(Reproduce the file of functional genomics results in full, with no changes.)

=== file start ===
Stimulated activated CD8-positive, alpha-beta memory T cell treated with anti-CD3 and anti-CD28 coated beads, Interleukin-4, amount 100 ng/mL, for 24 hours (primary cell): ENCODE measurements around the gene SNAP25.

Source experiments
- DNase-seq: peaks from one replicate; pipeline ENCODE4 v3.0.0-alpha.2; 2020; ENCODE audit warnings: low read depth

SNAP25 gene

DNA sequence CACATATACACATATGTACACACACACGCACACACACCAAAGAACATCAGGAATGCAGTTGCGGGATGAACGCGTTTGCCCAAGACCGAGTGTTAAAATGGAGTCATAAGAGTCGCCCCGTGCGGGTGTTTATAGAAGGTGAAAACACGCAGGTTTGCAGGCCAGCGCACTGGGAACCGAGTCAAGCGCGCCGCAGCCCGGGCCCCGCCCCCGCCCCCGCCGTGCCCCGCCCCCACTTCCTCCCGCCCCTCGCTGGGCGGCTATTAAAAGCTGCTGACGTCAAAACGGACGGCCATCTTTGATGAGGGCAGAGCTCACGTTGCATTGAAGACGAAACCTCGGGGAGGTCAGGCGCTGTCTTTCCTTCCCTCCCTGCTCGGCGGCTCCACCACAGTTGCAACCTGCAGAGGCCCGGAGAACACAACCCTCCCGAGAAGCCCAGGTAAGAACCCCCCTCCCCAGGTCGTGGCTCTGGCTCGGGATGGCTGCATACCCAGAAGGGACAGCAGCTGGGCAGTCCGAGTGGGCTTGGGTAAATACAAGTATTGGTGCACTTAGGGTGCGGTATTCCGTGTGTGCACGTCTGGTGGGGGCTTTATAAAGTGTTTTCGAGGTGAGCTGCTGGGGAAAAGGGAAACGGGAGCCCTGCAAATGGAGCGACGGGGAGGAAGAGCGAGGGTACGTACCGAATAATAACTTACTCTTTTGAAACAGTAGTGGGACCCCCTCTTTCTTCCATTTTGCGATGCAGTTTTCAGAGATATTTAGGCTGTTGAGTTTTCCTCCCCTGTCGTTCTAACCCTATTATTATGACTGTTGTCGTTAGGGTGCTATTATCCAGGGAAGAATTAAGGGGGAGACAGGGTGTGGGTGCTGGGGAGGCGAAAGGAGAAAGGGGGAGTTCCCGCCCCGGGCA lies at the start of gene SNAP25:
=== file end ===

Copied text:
Stimulated activated CD8-positive, alpha-beta memory T cell treated with anti-CD3 and anti-CD28 coated beads, Interleukin-4, amount 100 ng/mL, for 24 hours (primary cell): ENCODE measurements around the gene SNAP25.

Source experiments
- DNase-seq: peaks from one replicate; pipeline ENCODE4 v3.0.0-alpha.2; 2020; ENCODE audit warnings: low read depth

SNAP25 gene

DNA sequence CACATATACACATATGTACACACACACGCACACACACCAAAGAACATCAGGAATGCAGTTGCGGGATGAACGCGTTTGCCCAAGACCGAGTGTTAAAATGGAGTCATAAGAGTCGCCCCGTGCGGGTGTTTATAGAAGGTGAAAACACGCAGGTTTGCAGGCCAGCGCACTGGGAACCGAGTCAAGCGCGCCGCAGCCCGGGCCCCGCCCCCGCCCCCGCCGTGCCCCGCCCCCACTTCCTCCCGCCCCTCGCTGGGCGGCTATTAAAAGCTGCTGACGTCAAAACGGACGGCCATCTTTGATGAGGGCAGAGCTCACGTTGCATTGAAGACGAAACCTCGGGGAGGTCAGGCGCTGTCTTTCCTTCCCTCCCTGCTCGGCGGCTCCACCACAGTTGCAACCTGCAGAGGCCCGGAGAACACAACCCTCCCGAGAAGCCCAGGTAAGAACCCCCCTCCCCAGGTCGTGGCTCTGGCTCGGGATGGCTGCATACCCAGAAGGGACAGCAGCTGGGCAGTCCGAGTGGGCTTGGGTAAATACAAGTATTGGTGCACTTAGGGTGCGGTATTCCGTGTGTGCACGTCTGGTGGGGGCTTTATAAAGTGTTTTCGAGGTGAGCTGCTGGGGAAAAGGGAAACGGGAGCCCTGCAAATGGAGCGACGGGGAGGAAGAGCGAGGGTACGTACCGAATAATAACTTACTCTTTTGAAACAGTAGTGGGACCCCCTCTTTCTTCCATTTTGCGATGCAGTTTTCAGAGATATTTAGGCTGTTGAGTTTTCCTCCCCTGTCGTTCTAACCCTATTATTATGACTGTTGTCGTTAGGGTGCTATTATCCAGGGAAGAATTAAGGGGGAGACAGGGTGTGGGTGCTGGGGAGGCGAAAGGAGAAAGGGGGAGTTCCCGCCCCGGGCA lies at the start of gene SNAP25: